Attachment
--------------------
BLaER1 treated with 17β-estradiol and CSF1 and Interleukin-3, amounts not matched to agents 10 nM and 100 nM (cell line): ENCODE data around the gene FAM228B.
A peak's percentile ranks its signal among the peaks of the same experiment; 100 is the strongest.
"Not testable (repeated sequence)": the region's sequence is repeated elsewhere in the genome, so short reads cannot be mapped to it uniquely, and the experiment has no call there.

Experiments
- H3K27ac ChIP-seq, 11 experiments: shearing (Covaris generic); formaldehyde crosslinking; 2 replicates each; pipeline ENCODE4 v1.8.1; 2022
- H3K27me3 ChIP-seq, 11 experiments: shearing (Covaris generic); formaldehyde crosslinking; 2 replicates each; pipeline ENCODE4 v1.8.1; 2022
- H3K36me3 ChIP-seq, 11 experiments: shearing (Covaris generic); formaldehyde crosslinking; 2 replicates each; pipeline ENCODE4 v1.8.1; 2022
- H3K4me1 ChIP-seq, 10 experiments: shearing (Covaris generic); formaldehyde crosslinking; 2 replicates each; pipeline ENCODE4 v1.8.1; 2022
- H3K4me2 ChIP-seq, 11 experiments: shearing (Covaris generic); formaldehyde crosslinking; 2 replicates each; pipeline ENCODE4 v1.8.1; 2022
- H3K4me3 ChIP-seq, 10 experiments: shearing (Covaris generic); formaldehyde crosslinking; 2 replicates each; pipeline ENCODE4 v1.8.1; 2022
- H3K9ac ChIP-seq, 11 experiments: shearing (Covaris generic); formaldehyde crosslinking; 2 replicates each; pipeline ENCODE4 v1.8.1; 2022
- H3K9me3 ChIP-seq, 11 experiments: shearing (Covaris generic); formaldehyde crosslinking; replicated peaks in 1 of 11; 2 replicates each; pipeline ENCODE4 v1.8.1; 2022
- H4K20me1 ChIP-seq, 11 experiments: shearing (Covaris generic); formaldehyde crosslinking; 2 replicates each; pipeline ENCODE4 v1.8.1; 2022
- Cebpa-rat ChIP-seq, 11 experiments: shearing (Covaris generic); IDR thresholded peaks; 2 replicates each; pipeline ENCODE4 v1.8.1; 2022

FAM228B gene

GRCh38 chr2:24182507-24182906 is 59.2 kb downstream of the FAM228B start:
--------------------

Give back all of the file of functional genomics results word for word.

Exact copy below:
BLaER1 treated with 17β-estradiol and CSF1 and Interleukin-3, amounts not matched to agents 10 nM and 100 nM (cell line): ENCODE data around the gene FAM228B.
A peak's percentile ranks its signal among the peaks of the same experiment; 100 is the strongest.
"Not testable (repeated sequence)": the region's sequence is repeated elsewhere in the genome, so short reads cannot be mapped to it uniquely, and the experiment has no call there.

Experiments
- H3K27ac ChIP-seq, 11 experiments: shearing (Covaris generic); formaldehyde crosslinking; 2 replicates each; pipeline ENCODE4 v1.8.1; 2022
- H3K27me3 ChIP-seq, 11 experiments: shearing (Covaris generic); formaldehyde crosslinking; 2 replicates each; pipeline ENCODE4 v1.8.1; 2022
- H3K36me3 ChIP-seq, 11 experiments: shearing (Covaris generic); formaldehyde crosslinking; 2 replicates each; pipeline ENCODE4 v1.8.1; 2022
- H3K4me1 ChIP-seq, 10 experiments: shearing (Covaris generic); formaldehyde crosslinking; 2 replicates each; pipeline ENCODE4 v1.8.1; 2022
- H3K4me2 ChIP-seq, 11 experiments: shearing (Covaris generic); formaldehyde crosslinking; 2 replicates each; pipeline ENCODE4 v1.8.1; 2022
- H3K4me3 ChIP-seq, 10 experiments: shearing (Covaris generic); formaldehyde crosslinking; 2 replicates each; pipeline ENCODE4 v1.8.1; 2022
- H3K9ac ChIP-seq, 11 experiments: shearing (Covaris generic); formaldehyde crosslinking; 2 replicates each; pipeline ENCODE4 v1.8.1; 2022
- H3K9me3 ChIP-seq, 11 experiments: shearing (Covaris generic); formaldehyde crosslinking; replicated peaks in 1 of 11; 2 replicates each; pipeline ENCODE4 v1.8.1; 2022
- H4K20me1 ChIP-seq, 11 experiments: shearing (Covaris generic); formaldehyde crosslinking; 2 replicates each; pipeline ENCODE4 v1.8.1; 2022
- Cebpa-rat ChIP-seq, 11 experiments: shearing (Covaris generic); IDR thresholded peaks; 2 replicates each; pipeline ENCODE4 v1.8.1; 2022

FAM228B gene

GRCh38 chr2:24182507-24182906 is 59.2 kb downstream of the FAM228B start: